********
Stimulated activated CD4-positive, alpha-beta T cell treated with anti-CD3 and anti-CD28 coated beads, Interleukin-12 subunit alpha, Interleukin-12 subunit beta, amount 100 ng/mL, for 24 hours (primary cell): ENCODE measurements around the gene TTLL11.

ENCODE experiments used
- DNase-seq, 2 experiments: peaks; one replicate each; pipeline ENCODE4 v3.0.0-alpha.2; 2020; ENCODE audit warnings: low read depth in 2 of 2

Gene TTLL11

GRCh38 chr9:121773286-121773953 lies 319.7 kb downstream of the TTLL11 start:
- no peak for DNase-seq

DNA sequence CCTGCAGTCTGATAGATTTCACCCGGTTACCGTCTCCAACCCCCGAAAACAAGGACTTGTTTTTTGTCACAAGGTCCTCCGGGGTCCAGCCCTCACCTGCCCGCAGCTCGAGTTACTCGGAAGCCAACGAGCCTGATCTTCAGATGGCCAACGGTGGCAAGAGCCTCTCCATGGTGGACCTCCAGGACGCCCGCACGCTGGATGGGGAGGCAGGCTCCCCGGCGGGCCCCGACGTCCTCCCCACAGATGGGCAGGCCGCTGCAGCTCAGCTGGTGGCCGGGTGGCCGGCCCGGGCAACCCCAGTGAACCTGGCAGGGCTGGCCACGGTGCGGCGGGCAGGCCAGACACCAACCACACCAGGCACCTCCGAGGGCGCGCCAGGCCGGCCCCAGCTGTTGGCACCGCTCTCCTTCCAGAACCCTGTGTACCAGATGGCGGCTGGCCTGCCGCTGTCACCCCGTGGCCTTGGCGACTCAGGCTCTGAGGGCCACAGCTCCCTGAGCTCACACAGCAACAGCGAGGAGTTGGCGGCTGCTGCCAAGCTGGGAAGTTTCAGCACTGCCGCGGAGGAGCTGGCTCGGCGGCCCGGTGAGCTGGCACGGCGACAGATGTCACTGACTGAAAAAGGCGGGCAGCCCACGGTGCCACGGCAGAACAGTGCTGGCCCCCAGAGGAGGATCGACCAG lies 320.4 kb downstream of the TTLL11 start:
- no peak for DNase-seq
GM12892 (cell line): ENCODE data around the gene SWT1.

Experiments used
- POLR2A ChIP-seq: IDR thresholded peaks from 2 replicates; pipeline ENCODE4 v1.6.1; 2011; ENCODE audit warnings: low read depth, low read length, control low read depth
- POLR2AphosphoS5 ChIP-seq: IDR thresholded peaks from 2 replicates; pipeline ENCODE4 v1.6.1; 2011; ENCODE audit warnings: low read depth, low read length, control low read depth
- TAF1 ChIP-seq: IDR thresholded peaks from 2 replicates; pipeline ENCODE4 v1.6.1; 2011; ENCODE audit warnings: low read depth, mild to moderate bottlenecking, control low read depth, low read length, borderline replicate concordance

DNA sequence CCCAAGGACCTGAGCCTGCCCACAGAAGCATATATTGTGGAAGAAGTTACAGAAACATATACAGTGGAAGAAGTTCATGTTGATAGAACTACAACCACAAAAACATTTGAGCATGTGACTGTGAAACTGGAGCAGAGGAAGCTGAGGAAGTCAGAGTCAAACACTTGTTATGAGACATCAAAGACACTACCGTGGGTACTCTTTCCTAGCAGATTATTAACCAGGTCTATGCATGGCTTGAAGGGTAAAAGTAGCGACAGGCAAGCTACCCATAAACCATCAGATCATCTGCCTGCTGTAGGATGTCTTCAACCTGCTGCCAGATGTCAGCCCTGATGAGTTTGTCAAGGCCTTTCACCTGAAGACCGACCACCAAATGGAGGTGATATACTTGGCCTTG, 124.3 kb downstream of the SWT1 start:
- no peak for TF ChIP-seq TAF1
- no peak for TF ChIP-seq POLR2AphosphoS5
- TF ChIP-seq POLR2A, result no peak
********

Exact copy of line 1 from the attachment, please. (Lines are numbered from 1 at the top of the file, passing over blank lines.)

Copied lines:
Stimulated activated CD4-positive, alpha-beta T cell treated with anti-CD3 and anti-CD28 coated beads, Interleukin-12 subunit alpha, Interleukin-12 subunit beta, amount 100 ng/mL, for 24 hours (primary cell): ENCODE measurements around the gene TTLL11.